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Papers of the Week

Papers: 16 Dec 2023 - 22 Dec 2023

2023 Dec 18

J Pain


Internet-delivered psychological pain-management for young adults with chronic pain: An investigation of clinical trial data.


Dudeney J, Scott AJ, Hathway T, Bisby MA, Harte N, Titov N, Dear BF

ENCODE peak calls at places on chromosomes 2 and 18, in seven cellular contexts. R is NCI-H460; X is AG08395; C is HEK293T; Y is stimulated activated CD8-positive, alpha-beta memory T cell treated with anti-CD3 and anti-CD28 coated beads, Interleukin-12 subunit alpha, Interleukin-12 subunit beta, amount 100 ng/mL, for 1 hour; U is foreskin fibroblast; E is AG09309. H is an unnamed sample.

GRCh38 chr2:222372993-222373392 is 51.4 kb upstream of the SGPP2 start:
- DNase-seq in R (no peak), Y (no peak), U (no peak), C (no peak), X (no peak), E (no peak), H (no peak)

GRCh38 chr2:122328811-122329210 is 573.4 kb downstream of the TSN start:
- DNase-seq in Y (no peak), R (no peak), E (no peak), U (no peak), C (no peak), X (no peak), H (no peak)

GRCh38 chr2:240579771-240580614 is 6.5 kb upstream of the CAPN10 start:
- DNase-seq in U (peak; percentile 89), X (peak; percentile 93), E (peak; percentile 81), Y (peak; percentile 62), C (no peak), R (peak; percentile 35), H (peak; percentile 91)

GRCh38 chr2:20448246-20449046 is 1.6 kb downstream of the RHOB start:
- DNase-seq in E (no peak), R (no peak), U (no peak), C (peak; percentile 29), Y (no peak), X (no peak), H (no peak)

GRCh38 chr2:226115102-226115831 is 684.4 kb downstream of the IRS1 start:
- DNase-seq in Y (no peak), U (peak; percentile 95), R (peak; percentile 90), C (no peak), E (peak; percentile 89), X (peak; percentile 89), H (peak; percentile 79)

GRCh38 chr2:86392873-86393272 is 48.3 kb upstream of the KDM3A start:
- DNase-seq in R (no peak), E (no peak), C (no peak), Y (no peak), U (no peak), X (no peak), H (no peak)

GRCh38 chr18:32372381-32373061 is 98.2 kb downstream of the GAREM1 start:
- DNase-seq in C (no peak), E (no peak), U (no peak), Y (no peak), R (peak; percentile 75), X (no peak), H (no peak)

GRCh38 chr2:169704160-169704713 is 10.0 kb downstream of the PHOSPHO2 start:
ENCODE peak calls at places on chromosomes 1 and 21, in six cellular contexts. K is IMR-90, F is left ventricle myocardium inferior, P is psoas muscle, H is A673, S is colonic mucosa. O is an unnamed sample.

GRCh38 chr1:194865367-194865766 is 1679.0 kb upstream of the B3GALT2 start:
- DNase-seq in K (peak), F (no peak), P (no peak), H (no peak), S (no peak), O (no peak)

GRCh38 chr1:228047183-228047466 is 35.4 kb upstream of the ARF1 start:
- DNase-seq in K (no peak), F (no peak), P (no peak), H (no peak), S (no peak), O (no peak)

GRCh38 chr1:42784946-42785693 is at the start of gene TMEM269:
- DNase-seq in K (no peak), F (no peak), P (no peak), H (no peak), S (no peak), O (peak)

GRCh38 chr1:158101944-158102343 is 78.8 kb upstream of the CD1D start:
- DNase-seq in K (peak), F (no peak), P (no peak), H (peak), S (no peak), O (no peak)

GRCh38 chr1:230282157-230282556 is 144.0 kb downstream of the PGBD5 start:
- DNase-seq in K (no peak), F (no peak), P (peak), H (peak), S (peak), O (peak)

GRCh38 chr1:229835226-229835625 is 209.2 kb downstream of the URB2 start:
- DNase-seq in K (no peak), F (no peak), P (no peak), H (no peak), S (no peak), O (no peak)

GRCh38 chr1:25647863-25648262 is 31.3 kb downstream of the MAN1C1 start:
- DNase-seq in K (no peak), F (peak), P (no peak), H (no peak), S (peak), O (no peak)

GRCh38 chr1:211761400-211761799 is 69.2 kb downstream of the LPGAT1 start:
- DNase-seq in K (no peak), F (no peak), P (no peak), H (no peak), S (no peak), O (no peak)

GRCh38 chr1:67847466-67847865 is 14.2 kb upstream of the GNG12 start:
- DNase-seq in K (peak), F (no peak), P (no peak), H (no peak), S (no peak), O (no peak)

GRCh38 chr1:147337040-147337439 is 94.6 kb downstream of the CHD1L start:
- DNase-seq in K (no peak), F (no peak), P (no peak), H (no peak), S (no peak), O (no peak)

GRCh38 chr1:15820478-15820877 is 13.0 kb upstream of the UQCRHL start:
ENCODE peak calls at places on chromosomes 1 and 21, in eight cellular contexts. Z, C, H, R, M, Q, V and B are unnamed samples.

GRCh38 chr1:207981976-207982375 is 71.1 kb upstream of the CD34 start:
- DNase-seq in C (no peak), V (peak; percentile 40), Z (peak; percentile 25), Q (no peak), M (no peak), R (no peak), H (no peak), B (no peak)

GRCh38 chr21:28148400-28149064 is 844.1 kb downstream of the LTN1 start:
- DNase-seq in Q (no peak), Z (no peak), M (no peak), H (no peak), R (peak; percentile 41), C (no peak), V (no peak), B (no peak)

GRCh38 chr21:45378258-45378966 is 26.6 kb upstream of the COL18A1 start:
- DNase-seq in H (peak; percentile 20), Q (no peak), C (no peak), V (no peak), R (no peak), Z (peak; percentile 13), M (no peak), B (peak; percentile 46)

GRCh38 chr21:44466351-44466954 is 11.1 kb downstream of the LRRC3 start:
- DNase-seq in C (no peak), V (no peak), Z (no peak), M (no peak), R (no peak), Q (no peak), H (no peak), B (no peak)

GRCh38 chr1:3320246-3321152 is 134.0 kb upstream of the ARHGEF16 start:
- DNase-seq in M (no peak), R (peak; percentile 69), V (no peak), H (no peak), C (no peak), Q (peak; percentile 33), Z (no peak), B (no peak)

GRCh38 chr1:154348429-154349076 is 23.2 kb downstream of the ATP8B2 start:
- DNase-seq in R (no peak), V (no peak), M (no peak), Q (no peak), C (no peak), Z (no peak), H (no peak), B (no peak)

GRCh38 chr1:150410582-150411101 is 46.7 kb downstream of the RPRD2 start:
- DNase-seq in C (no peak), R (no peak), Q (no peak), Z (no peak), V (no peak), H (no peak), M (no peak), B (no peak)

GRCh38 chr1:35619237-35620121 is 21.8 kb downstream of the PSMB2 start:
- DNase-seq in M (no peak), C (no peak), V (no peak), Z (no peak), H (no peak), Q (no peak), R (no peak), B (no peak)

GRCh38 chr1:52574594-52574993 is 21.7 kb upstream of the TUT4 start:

Young adults report chronic pain at rates of around 12% but lack access to clinical services. There is interest in learning how this emerging adult population engage with and respond to treatment. Using data from young adults aged 18-30 years (M=25.8, SD=3.2), taken from four previous randomised controlled trials, the current study investigated the feasibility, acceptability, and efficacy of an internet-delivered psychological pain-management intervention for young adults with chronic pain. We compared young adults in a treatment group (n=104) with (1) a young adult wait-list control group (n=48), and (2) a treatment group reflecting the average-aged participant from the previous trials (39-63 years, n=561). Feasibility was determined through treatment engagement, adherence and completion, and acceptability through a treatment satisfaction measure. Clinical outcomes were disability, pain intensity, anxiety, and depression; assessed at pre-treatment, post-treatment, and 3-month follow-up. Generalised estimation equation analyses were undertaken, using multiple imputation to account for missing data. Young adults had high engagement and acceptability ratings, though 34% did not complete the intervention. The treatment group significant improved across all outcomes, compared with control, with improvements maintained at follow-up. Post-treatment improvements were equivalent for young adult and average-aged adult treatments groups, with no significant differences in feasibility or acceptability outcomes. Findings indicate young adults can engage with and show improvements following a psychological pain-management intervention designed for all adults with chronic pain. Future research is encouraged to examine outcomes related to role functioning of young adults, and moderators of treatment acceptability and efficacy for this population. PERSPECTIVE: Secondary analysis of data from four RCTs found an internet-delivered psychological pain-management intervention acceptable and clinically efficacious for improving disability, anxiety, depression and pain intensity in young adults (18-30) with chronic pain.